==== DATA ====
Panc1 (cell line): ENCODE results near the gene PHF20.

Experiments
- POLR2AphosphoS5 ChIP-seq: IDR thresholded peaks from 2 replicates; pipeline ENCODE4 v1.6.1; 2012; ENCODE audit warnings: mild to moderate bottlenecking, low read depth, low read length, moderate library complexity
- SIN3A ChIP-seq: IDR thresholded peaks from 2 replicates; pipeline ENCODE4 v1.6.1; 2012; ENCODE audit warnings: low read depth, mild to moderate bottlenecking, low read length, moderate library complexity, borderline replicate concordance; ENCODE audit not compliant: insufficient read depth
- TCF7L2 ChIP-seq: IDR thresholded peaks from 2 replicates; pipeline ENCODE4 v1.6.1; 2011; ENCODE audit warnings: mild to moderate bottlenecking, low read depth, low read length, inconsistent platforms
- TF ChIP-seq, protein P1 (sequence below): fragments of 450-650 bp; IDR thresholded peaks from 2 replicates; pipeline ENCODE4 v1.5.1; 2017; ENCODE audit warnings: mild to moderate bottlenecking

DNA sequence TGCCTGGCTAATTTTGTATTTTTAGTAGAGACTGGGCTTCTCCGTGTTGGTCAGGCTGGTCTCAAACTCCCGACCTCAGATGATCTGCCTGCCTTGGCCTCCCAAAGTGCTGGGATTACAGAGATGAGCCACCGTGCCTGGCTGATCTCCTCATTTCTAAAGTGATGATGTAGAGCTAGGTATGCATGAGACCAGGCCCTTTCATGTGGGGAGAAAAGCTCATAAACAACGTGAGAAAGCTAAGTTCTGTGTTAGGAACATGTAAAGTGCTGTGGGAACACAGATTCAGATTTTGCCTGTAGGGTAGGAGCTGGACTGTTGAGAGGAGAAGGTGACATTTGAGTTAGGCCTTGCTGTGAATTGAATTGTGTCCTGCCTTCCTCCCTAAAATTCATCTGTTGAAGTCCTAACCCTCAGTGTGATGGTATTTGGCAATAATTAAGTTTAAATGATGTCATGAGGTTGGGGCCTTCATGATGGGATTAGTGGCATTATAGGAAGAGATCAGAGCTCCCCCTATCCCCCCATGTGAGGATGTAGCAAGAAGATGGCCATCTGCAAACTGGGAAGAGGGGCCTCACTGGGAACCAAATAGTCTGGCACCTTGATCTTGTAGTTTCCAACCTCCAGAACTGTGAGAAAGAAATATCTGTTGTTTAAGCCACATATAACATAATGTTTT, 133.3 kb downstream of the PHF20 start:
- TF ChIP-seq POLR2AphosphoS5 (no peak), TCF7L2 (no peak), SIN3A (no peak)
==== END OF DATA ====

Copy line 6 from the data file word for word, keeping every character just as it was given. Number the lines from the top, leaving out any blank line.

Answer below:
- TF ChIP-seq, protein P1 (sequence below): fragments of 450-650 bp; IDR thresholded peaks from 2 replicates; pipeline ENCODE4 v1.5.1; 2017; ENCODE audit warnings: mild to moderate bottlenecking